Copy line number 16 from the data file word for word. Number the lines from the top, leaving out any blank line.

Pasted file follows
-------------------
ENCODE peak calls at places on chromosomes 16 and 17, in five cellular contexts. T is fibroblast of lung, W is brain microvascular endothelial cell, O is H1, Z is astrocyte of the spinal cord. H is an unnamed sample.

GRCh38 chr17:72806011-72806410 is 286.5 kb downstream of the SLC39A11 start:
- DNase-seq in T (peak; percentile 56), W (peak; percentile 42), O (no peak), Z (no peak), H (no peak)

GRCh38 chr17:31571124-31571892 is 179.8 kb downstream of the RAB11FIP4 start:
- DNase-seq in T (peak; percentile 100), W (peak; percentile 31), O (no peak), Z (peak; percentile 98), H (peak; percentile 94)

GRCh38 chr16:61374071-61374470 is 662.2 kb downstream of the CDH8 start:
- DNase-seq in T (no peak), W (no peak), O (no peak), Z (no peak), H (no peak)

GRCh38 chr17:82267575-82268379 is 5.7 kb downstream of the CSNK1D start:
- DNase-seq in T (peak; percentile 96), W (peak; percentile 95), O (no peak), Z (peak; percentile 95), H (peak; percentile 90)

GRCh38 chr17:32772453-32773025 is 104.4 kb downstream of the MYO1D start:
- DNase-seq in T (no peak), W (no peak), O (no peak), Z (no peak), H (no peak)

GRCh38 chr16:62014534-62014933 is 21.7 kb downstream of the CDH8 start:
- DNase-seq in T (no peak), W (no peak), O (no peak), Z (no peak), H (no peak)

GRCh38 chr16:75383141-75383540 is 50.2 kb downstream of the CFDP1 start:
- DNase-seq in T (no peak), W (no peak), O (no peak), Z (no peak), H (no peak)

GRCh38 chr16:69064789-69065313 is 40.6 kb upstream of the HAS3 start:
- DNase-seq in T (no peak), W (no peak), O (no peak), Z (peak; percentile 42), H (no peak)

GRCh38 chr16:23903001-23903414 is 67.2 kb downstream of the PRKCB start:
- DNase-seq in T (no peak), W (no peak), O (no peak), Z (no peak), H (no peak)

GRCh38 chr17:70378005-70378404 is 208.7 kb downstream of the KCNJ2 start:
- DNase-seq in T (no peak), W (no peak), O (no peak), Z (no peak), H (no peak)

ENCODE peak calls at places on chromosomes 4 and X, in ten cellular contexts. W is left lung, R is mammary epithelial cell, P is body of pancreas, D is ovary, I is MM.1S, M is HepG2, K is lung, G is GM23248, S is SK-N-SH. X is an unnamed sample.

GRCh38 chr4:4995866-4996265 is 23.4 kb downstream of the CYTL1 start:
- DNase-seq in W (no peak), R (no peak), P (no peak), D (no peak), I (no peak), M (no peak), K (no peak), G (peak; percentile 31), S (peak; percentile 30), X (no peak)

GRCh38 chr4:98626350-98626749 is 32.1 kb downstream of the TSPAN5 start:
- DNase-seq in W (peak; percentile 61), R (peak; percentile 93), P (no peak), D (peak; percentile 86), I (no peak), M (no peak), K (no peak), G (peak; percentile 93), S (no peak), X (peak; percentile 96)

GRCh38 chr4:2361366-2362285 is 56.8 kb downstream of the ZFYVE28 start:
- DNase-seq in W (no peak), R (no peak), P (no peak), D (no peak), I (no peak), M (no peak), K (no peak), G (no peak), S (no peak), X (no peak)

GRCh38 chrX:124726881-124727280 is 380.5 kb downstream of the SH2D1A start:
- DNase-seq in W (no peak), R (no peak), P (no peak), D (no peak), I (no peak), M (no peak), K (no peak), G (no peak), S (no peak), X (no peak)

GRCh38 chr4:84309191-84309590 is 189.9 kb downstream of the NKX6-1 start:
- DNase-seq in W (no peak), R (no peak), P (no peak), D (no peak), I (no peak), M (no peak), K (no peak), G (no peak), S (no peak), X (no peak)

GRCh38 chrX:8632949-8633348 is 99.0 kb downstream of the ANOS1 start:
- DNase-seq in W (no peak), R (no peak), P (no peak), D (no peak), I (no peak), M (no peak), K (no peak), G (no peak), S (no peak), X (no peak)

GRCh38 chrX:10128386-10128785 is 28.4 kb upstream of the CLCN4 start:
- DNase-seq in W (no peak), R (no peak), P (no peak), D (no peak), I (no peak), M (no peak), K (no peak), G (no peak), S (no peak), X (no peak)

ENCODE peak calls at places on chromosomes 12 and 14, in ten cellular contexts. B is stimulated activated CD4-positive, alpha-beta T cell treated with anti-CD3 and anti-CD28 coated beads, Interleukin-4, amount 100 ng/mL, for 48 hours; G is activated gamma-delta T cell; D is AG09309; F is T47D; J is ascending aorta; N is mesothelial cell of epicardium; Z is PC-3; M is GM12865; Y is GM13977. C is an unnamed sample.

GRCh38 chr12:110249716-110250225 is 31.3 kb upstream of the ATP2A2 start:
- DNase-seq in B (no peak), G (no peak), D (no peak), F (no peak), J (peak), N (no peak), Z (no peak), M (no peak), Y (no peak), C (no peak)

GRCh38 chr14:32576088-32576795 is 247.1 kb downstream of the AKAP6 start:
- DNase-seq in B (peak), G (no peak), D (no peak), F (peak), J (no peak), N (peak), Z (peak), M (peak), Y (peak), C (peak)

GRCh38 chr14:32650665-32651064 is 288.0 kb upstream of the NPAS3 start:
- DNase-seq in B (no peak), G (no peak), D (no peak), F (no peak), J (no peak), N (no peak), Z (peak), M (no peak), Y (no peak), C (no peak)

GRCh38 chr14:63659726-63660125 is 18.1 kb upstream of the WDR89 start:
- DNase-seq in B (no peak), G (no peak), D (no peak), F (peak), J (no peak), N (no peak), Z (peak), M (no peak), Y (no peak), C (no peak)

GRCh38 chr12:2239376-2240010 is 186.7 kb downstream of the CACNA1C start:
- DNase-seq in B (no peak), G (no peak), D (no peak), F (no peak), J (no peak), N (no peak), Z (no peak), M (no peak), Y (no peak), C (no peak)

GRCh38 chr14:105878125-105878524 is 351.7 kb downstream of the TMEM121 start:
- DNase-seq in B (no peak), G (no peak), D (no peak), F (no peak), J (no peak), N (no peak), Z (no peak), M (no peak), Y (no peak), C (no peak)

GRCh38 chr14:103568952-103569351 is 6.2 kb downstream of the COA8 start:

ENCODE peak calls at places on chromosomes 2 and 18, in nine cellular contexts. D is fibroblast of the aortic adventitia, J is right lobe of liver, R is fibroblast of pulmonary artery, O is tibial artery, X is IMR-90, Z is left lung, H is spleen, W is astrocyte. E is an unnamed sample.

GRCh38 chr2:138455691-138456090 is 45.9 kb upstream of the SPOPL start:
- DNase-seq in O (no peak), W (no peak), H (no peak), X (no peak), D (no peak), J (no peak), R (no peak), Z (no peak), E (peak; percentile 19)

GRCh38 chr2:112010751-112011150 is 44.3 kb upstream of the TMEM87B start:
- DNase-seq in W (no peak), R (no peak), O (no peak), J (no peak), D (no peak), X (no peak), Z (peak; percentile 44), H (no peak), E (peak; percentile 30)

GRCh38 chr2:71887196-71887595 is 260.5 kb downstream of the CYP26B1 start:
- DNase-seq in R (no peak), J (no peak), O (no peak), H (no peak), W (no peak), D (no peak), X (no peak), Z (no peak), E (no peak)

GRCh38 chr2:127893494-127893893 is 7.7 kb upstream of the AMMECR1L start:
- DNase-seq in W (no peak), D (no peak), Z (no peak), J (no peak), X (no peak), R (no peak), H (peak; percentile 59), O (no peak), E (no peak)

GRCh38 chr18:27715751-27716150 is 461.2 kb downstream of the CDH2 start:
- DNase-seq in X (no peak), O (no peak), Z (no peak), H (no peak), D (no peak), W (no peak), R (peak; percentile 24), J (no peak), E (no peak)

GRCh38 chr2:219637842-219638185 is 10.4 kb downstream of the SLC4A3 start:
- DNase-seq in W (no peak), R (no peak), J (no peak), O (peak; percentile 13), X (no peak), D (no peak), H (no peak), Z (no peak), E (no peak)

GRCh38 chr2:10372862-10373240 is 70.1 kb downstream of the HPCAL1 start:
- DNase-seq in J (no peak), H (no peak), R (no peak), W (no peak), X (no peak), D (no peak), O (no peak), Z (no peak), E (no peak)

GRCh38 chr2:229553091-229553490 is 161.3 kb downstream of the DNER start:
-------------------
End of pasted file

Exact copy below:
GRCh38 chr16:69064789-69065313 is 40.6 kb upstream of the HAS3 start: